I gave them Instruction in relation to the spirit of Prophecy and called upon the Congregation to speak, and not fear to prophecy good concerning the saints, for if you prophecy the falling of these hills and the rising of these valleys, The downfall of the enemies of Zion, and the rising of the Kingdom of God—it shall come to pass.—do not quench the spirit—for the first one that opens his mouth shall receive the spirit of prophecy.—brother George A. Smith arose and began to prophecy when a voice was heard like the sound of a rushing mighty wind which filled the Temple and all the congregation simultaneously arose being moved upon by an invisible power many began to speak in Tongues and prophecy others saw glorious visions and I beheld the Temple was filled with angels which fact I declared to the <to the congregation> The people in the neighborhood came running together (hearing an unusual sound within and seeing a bright light like a piller of Fire resting upon—the Temple) and where astonished at what was transpiring The number present on this occasion was 416 (being a greater number of official members than ever assembled on any former occasion) this continued until the meeting closed at 11 P.M.7

Additional Accounts

Unfortunately, Frederick G. Williams left no personal account of this experience. However, other records give us more information about Williams’s vision. Some reports tell of Williams’s description of the visitor’s appearance. Most importantly, four accounts add that the angel was the Savior. The accounts are given in rough chronological order of the time they were written. The accounts are charted in the accompanying table.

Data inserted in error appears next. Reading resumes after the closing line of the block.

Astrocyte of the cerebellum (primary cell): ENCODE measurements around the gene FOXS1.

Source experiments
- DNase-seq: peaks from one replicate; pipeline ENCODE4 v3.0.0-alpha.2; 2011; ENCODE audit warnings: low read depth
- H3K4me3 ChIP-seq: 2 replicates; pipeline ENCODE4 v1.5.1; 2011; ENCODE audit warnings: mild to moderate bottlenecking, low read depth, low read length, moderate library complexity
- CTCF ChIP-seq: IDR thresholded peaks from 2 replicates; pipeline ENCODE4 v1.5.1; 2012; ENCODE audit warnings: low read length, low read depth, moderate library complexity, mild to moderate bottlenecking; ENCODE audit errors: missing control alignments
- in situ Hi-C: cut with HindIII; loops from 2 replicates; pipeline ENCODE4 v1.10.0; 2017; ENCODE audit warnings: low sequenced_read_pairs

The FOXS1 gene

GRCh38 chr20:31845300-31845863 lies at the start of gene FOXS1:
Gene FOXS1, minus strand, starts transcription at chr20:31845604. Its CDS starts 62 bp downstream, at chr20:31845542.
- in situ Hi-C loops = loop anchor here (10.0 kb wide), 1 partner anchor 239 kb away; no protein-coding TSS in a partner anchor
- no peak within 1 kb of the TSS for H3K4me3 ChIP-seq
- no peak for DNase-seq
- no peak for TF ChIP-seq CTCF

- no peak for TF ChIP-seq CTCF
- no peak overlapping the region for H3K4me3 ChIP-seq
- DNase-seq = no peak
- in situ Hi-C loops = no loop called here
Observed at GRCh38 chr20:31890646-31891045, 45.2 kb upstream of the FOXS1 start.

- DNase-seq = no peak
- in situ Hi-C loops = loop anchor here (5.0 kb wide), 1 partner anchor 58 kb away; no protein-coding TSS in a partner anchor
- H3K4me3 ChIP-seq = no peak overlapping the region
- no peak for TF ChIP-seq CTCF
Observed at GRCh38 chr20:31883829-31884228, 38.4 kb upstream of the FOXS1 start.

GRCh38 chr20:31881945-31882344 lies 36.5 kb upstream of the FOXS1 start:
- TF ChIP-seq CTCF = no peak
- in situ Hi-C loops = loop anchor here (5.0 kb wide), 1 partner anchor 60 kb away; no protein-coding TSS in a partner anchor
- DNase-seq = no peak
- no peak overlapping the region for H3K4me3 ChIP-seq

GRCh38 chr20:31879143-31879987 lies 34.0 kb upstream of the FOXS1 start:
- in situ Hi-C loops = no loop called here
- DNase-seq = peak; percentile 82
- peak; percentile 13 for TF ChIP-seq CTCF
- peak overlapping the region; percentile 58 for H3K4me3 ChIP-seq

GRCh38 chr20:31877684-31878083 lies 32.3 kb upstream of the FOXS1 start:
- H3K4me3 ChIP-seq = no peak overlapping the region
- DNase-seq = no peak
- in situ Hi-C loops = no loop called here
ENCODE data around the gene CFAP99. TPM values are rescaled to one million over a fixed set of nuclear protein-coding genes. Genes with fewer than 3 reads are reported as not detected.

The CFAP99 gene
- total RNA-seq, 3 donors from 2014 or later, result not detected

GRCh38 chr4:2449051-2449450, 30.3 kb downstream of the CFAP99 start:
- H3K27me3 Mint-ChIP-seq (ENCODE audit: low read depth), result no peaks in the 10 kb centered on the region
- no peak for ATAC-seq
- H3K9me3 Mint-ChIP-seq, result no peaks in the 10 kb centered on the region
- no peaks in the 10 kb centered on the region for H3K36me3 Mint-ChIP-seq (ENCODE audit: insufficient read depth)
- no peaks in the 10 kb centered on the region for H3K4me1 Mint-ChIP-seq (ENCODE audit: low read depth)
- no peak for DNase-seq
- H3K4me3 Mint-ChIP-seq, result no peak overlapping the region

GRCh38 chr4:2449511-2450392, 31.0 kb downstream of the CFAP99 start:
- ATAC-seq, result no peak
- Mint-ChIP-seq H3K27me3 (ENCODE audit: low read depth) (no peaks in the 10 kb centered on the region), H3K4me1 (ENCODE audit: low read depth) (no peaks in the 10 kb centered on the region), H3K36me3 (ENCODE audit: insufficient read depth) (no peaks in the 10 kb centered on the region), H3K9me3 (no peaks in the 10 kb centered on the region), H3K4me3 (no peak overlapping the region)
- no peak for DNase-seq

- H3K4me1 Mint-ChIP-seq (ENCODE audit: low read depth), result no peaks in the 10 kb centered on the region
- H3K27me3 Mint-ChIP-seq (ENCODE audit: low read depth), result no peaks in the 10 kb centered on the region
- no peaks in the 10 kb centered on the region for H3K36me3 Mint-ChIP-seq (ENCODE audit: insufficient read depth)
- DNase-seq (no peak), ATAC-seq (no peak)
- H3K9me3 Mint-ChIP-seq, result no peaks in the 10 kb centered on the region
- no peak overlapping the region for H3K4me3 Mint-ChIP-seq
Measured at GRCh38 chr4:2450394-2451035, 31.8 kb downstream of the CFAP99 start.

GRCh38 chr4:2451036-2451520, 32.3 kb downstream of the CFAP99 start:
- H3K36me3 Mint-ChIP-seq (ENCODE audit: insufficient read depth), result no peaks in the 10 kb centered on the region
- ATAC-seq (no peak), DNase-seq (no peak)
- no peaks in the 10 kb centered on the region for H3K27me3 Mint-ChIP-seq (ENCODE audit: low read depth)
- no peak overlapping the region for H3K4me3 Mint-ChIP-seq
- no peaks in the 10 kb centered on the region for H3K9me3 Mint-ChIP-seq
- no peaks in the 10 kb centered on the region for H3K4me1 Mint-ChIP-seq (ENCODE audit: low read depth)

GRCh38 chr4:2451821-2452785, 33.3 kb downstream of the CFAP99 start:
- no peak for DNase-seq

Stephen Post. Brother Stephen Post kept a journal from his baptism in 1835 until his death in 1879. The entry for March 27–31, 1836, tells of his attendance at the Kirtland Temple dedication and of the testimony Frederick G. Williams bore of seeing an angel:

President F. G. Williams arose & testified that in the A.M. an angel of God came into the window (at the back of the pulpit) while Pt. Rigdon was at prayer & took his seat between him & Father Joseph Smith sen. & remained there during the prayer.8

Edward Partridge. Bishop Partridge also penned a few important lines about the temple dedication in his 1833–36 diary. In addition to confirming the participants’ roles and the sequence of events, Partridge’s brief account also includes the appearance of the heavenly messenger to Frederick G. Williams, whom Partridge stated was the Savior.

Sunday the 27 [March 1836] Met and dedicated the house of the Lord. Prest. Rigdon preached in the forenoon. Prest. J. Smith Jun made many remarks and delivered the dedication prayer. Met at 8 morn & dismissed ¼ past 4 afternoon Met again in the evening that is the authorities of the church. many spoke in tongues some saw visions &c.